Google Loses Belgium Copyright Case, and Will Appeal
Google violated copyrights when it linked to Belgium publications through Google News, a Belgium court has decided. Google will have to pay a small fine, but will be able to continue indexing the content in question while appealing the ruling.
A Brussels court ruled in favor of Copiepresse, a copyright protection group representing 18 mostly French-language newspapers that complained the search engine's "cached" links offered free access to archived articles that the papers usually sell on a subscription basis.
It ordered Google to remove any articles, photos or links from its sites — including Google News — that it displays without the newspapers' permission.
But in the future, it said it would be up to copyright owners to get in touch with Google by e-mail to complain if the site was posting content that belonged to them. Google would then have 24 hours to withdraw the content or face a daily fine of €1,000 (US$1,295).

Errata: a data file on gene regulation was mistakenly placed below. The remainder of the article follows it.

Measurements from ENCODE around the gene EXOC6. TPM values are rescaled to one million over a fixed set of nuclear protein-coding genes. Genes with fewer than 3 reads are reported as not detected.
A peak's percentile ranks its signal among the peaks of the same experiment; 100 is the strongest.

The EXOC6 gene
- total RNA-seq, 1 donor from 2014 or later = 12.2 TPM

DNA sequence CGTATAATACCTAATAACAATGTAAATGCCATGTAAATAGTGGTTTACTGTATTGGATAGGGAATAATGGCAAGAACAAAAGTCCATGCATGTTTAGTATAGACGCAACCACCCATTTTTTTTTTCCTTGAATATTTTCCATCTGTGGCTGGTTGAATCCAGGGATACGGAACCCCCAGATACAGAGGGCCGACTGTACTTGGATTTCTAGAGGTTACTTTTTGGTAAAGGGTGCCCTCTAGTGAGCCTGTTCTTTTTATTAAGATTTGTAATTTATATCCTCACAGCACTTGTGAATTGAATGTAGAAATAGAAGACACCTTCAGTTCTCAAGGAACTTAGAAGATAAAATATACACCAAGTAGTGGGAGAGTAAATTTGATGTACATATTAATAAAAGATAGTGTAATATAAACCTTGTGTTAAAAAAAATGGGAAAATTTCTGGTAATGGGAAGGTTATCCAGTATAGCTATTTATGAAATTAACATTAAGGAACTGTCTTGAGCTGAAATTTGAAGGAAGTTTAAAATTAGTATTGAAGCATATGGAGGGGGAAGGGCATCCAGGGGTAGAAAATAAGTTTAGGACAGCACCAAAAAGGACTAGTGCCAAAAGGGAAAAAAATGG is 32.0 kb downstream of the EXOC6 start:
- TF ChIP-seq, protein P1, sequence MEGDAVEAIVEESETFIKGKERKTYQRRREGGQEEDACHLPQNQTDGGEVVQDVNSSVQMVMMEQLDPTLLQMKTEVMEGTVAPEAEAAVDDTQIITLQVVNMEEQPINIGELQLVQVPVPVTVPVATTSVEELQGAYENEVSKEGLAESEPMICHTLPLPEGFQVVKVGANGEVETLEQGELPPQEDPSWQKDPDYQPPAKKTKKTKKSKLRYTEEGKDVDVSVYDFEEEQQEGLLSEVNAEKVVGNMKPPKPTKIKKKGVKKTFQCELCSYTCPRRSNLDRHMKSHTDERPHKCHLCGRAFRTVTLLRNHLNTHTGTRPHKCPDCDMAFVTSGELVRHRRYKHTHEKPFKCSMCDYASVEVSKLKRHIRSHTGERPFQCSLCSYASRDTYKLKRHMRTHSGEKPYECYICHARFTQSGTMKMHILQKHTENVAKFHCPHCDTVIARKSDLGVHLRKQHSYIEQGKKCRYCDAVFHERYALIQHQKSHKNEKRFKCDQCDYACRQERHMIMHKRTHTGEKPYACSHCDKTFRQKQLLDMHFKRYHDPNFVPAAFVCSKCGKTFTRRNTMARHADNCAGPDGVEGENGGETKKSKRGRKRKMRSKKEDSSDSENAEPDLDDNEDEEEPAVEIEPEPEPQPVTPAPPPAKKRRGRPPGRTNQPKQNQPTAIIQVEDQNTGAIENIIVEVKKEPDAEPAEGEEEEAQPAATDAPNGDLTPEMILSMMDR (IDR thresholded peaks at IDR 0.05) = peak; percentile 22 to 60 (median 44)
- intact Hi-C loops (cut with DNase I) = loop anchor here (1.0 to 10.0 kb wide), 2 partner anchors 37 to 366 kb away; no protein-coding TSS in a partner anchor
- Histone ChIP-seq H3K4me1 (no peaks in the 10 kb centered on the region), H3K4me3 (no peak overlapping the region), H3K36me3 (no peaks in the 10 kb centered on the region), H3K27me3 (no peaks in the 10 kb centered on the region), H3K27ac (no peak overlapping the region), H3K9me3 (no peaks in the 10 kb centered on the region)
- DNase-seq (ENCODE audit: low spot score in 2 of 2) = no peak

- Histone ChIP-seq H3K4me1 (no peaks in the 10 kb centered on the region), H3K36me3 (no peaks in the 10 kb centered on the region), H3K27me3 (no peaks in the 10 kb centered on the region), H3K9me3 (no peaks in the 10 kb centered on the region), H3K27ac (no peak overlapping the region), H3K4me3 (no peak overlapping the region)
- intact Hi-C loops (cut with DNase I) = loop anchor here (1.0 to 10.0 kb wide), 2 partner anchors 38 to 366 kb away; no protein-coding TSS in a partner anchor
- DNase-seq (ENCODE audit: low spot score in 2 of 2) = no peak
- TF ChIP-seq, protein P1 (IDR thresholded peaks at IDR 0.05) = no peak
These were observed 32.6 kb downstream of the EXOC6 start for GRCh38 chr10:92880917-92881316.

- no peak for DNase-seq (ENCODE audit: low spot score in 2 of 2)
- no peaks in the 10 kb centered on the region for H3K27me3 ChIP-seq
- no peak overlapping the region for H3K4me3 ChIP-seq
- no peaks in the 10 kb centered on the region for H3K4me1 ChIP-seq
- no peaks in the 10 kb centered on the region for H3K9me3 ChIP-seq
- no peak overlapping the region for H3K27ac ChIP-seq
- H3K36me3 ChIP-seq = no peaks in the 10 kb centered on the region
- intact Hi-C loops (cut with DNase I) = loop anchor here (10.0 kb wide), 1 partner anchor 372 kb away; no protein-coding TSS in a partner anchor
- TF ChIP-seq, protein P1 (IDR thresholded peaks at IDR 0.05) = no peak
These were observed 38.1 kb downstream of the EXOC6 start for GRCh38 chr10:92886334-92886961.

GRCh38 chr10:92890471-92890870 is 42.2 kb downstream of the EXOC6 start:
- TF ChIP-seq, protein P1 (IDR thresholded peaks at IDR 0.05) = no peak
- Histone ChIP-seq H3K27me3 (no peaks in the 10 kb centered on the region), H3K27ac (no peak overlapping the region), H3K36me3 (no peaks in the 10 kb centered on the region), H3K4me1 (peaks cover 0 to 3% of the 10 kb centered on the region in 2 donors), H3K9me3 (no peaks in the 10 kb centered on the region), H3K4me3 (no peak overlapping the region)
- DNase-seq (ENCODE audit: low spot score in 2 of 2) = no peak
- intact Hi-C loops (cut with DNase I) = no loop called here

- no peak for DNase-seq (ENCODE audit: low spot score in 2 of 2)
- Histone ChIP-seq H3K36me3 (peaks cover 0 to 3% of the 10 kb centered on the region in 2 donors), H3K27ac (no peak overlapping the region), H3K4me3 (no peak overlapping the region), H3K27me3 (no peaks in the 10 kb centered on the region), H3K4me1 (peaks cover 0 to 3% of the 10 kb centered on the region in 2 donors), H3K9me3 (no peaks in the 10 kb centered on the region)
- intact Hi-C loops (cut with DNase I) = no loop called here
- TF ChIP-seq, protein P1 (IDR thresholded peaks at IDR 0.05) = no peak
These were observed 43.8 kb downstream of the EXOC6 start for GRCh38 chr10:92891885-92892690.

Danny has more at SEL, including that Google Europe thinks it will only have to pay one day worth of fines, not 139. The ruling also doesn't set a bad precedent.
Google says that unlike cases in the U.S. or the UK, the ruling will be seen legally as specific to this particular situation rather than indexing in general.
In particular, Google says that the other groups that joined up with Copiepresse after the initial ruling have eight days to make removal requests if they are still in Google. Google then has to act on those requests, sent via e-mail, within 24 hours. That's the extent of the ruling. For all other sites, Google does not see the ruling as requiring a change to how it operates.
Google isn't ruling out a licensing agreement with the Belgium publishers.